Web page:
Not only this, but Francis was, as his biographer Donald Spoto calls him, "the first person from the West to travel to another continent with the revolutionary idea of peacemaking." He sailed from Italy to North Africa to meet with the sultan and bring the age of the Crusades to an end. He almost succeeded – and would have, had it not been for a curial cardinal who was certain of victory against the Muslims. Of course, he went down to defeat amid terrible loss of life. The lessons in this tragic story are almost unbearably contemporary.
You promised readers that in this book you would touch upon the question of Islam. How does Islam figure in the Western world in the Middle Ages and how does that history bear upon current events? You've said in the past that Islam was not a major source of western sensibility. Is this still true today?
Though Islam is on everybody's mind these days, it has never exerted extensive influence over Western sensibility. The shared history of Christianity and Islam is almost entirely a history of people speaking and understanding at cross-purposes to one another. Could we ever get beyond this unfortunate state of affairs? We could, and Francis of Assisi shows us how.
MYSTERIES OF THE MIDDLE AGES looks different from your other books. It's heavily illustrated throughout with color photographs. Why?
The Middle Ages were visual, perhaps the most visual age in all of world history. They demand a highly visual book if the reader is to come to a true appreciation of their deeper meaning.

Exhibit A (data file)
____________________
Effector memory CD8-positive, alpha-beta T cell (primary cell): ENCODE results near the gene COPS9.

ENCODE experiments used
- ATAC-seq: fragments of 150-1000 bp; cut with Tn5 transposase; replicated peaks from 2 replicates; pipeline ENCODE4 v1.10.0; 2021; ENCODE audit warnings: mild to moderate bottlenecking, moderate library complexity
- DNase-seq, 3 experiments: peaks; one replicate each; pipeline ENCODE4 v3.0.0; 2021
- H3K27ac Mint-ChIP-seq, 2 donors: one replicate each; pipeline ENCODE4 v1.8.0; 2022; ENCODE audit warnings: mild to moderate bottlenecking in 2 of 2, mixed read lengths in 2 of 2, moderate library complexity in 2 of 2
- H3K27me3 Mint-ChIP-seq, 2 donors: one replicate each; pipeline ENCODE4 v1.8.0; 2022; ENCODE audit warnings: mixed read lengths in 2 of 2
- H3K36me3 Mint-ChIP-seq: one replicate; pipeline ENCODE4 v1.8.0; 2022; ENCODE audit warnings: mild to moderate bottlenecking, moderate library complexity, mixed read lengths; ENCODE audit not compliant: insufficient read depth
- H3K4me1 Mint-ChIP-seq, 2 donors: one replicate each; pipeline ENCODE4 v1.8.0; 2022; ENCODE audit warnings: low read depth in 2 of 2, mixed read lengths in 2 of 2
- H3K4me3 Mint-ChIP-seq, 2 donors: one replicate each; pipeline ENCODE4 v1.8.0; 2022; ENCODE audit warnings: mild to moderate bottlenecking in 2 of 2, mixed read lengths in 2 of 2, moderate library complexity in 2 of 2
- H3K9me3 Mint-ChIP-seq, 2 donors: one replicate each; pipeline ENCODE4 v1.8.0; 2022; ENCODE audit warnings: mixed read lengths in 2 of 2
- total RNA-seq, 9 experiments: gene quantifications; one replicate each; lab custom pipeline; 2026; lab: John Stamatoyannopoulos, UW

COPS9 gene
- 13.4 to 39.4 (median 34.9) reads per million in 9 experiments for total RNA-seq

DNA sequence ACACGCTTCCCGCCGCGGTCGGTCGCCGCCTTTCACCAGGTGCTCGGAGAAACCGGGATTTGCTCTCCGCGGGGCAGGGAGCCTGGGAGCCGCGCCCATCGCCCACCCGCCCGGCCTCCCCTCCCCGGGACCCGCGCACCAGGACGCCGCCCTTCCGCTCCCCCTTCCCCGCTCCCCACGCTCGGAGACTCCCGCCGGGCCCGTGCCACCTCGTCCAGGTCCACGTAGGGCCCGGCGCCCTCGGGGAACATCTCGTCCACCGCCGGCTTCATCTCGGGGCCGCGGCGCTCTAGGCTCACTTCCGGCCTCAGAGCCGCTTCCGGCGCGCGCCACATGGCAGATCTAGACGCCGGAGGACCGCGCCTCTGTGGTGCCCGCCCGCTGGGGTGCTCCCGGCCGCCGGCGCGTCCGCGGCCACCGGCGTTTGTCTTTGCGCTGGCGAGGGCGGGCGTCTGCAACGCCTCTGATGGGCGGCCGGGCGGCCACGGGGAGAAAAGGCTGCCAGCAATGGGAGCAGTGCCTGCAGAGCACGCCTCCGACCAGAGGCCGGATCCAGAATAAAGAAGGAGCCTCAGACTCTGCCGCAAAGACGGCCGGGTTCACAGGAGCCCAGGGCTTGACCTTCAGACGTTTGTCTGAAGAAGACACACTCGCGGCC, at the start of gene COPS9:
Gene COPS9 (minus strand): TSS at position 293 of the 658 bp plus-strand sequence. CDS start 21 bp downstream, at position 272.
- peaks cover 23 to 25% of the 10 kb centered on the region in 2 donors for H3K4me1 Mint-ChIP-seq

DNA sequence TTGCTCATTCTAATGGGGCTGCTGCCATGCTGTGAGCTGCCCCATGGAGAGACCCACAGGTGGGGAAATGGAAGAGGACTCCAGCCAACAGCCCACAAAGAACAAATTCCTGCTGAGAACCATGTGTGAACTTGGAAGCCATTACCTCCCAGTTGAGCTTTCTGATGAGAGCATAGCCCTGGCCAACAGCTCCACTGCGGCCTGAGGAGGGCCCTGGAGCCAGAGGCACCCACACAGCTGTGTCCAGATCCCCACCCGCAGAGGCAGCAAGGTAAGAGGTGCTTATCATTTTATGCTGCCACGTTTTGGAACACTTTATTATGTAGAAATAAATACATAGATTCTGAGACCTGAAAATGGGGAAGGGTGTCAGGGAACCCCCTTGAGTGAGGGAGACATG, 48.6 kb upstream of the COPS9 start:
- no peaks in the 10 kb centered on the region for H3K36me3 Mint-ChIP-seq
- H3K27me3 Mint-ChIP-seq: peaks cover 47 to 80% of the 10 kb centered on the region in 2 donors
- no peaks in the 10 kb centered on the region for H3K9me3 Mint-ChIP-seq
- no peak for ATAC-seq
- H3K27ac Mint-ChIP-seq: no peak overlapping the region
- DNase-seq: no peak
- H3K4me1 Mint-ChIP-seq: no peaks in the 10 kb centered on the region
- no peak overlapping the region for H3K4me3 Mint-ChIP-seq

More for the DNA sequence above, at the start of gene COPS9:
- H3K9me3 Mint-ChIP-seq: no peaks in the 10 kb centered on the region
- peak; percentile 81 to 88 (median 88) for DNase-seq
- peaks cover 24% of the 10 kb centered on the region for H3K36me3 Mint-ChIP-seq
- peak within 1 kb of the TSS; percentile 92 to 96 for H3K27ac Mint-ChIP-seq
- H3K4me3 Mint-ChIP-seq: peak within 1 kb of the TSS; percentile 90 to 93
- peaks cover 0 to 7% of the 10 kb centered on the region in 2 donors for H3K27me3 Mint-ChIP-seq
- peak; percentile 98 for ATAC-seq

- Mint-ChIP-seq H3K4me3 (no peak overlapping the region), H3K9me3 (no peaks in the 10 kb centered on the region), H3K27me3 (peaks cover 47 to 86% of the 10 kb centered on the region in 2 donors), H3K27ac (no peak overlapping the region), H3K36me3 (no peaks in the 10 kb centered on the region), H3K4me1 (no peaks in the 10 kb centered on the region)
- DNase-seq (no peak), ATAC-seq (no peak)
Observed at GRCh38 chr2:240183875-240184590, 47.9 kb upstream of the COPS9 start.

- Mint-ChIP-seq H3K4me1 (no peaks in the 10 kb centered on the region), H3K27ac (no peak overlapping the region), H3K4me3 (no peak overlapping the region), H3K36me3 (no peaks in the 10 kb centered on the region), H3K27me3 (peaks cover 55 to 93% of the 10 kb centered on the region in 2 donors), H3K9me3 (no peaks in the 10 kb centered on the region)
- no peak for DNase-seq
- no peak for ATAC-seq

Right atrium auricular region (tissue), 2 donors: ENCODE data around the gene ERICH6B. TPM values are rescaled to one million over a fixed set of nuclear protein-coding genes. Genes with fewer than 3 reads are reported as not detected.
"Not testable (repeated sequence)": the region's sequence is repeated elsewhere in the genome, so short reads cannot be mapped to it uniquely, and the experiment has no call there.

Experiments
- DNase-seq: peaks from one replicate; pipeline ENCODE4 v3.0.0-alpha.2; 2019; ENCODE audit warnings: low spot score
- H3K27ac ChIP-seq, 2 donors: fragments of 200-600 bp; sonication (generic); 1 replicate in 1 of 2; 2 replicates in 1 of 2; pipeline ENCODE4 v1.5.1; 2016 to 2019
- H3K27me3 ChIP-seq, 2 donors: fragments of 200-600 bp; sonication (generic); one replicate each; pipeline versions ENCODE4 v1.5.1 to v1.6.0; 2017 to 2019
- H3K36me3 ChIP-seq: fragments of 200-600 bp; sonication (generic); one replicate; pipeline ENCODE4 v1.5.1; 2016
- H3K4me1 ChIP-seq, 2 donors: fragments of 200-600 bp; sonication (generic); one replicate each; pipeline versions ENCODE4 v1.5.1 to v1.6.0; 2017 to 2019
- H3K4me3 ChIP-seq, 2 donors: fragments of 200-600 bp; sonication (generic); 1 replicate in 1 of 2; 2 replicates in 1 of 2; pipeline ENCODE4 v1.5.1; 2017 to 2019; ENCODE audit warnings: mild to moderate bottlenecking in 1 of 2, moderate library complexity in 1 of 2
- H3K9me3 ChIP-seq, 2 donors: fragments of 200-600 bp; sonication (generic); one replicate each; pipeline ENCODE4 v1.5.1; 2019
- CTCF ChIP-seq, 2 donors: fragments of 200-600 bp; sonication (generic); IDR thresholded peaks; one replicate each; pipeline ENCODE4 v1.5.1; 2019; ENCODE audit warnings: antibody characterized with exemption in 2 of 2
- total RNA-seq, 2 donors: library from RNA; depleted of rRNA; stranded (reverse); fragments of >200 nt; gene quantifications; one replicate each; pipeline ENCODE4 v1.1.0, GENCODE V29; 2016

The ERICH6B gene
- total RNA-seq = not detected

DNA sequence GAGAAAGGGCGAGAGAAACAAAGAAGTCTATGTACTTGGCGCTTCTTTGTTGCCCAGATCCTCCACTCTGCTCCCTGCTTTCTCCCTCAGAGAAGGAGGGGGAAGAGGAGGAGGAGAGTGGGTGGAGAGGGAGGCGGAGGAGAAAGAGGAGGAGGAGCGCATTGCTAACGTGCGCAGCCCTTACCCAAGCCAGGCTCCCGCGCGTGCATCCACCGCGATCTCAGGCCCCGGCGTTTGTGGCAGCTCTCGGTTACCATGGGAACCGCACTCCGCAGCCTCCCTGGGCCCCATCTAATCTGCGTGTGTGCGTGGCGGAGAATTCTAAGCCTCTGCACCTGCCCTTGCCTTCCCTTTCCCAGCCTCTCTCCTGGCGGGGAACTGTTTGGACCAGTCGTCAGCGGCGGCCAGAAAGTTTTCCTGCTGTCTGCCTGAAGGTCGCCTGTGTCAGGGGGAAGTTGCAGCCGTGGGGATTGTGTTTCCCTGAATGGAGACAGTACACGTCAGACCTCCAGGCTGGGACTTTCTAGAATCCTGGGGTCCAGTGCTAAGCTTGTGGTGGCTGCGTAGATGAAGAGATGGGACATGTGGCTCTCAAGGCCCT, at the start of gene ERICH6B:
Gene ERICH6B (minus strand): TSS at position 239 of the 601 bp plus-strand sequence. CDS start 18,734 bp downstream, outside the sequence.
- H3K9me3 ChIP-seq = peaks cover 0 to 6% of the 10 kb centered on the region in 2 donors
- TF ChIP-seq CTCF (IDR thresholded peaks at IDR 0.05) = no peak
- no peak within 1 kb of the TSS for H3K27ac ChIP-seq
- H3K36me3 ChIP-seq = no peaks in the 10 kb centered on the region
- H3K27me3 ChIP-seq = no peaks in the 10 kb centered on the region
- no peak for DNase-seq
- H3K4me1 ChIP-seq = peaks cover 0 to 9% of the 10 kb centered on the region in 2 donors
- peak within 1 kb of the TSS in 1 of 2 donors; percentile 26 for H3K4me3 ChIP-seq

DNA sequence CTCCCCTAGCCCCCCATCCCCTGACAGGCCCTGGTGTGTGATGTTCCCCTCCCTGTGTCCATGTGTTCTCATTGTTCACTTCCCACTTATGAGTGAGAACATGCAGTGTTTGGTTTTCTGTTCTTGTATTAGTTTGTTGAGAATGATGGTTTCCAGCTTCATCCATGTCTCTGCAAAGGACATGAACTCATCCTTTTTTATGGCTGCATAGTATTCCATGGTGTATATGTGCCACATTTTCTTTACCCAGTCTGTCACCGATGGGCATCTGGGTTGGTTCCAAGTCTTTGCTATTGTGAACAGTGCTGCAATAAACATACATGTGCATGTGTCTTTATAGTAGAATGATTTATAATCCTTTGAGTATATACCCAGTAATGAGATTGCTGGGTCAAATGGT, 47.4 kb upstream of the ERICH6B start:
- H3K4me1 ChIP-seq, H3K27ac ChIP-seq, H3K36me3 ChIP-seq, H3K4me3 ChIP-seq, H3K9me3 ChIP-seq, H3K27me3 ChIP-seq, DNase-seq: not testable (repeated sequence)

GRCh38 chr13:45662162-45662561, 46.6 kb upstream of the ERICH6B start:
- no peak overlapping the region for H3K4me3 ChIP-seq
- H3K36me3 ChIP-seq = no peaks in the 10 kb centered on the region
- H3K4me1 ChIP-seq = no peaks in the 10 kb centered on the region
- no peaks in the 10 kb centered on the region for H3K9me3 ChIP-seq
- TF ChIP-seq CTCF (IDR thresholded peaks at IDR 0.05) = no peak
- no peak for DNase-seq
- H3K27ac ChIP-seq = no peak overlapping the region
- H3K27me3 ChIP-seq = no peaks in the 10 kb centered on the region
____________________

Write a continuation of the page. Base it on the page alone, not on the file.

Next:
Your last chapter takes on the modern Catholic Church. What are your criticisms and what would you like to see changed? Why did you include this chapter?
I have no quarrel with the Catholic Church, if one takes the church to mean its people. My quarrel is with the higher clergy – the bishops, archbishops, cardinals, and popes – who have hijacked the church for their own purposes and deformed it to such an extent that if Saint Peter, the humble fisherman and friend of the outcast Jesus, were to rise from his tomb beneath the papal altar in the Vatican basilica and come upstairs to look around and listen in, he would have no idea that any of this was in any way connected to him – and even less so to Jesus! The people must take back their church from these imposters.
Since Mysteries of the Middle Ages concerns the magnificent Catholic contribution to Western sensibility, it seemed to me essential that I also acknowledge the contemporary failure especially of American Catholicism in the face of the priestly pedophilia plague and its episcopal cover-up.
Can you tell us what the next volume in the Hinges of History® series will be about?
Each volume of the Hinges of History® is intended to be read with pleasure and even surprise; it is not a series of academic obligations. Thus, in the past I have refrained from talking about the books to come, as if I was creating a syllabus. But now that there are just two volumes left to write, I imagine many readers can see where I am headed. So I will come clean: Volume VI will treat the Renaissance and, especially, the Reformation, thus tracing the Protestant contribution; Volume VII, tracing the secular-revolutionary-democratic contribution, will begin with the Enlightenment and go to . . . Well, I think that's enough to say, for now.
Click here to read the previous Q&A where Cahill intervivews himself, posing the most difficult questions hurled at him during his book tours.